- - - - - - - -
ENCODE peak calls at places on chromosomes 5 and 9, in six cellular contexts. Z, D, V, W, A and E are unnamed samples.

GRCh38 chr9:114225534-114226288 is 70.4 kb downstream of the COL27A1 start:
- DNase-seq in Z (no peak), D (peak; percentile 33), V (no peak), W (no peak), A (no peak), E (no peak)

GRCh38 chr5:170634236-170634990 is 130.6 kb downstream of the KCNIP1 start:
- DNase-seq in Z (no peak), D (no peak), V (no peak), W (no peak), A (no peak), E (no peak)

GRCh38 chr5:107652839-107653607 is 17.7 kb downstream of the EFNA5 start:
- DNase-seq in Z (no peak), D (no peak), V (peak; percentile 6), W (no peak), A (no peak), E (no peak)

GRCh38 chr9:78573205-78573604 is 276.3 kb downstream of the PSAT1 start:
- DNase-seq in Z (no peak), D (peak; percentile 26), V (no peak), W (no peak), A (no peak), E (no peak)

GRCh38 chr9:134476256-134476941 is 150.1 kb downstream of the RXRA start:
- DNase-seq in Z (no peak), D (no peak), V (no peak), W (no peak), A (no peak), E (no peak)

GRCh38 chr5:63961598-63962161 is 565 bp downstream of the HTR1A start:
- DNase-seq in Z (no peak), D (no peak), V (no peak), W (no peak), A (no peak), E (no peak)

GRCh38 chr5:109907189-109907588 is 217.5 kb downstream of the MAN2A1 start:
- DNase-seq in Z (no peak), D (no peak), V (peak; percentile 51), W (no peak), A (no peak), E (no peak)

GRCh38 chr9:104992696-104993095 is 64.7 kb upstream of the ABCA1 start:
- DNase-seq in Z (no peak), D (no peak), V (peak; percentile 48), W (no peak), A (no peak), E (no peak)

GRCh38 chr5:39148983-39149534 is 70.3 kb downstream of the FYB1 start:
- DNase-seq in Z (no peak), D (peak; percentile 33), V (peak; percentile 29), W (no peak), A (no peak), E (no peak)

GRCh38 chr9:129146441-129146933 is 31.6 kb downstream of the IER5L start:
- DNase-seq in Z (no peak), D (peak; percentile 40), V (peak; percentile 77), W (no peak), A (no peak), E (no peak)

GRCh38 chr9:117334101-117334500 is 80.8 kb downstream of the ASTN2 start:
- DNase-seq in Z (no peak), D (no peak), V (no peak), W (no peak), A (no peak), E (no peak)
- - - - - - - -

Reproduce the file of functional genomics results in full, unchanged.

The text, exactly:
ENCODE peak calls at places on chromosomes 5 and 9, in six cellular contexts. Z, D, V, W, A and E are unnamed samples.

GRCh38 chr9:114225534-114226288 is 70.4 kb downstream of the COL27A1 start:
- DNase-seq in Z (no peak), D (peak; percentile 33), V (no peak), W (no peak), A (no peak), E (no peak)

GRCh38 chr5:170634236-170634990 is 130.6 kb downstream of the KCNIP1 start:
- DNase-seq in Z (no peak), D (no peak), V (no peak), W (no peak), A (no peak), E (no peak)

GRCh38 chr5:107652839-107653607 is 17.7 kb downstream of the EFNA5 start:
- DNase-seq in Z (no peak), D (no peak), V (peak; percentile 6), W (no peak), A (no peak), E (no peak)

GRCh38 chr9:78573205-78573604 is 276.3 kb downstream of the PSAT1 start:
- DNase-seq in Z (no peak), D (peak; percentile 26), V (no peak), W (no peak), A (no peak), E (no peak)

GRCh38 chr9:134476256-134476941 is 150.1 kb downstream of the RXRA start:
- DNase-seq in Z (no peak), D (no peak), V (no peak), W (no peak), A (no peak), E (no peak)

GRCh38 chr5:63961598-63962161 is 565 bp downstream of the HTR1A start:
- DNase-seq in Z (no peak), D (no peak), V (no peak), W (no peak), A (no peak), E (no peak)

GRCh38 chr5:109907189-109907588 is 217.5 kb downstream of the MAN2A1 start:
- DNase-seq in Z (no peak), D (no peak), V (peak; percentile 51), W (no peak), A (no peak), E (no peak)

GRCh38 chr9:104992696-104993095 is 64.7 kb upstream of the ABCA1 start:
- DNase-seq in Z (no peak), D (no peak), V (peak; percentile 48), W (no peak), A (no peak), E (no peak)

GRCh38 chr5:39148983-39149534 is 70.3 kb downstream of the FYB1 start:
- DNase-seq in Z (no peak), D (peak; percentile 33), V (peak; percentile 29), W (no peak), A (no peak), E (no peak)

GRCh38 chr9:129146441-129146933 is 31.6 kb downstream of the IER5L start:
- DNase-seq in Z (no peak), D (peak; percentile 40), V (peak; percentile 77), W (no peak), A (no peak), E (no peak)

GRCh38 chr9:117334101-117334500 is 80.8 kb downstream of the ASTN2 start:
- DNase-seq in Z (no peak), D (no peak), V (no peak), W (no peak), A (no peak), E (no peak)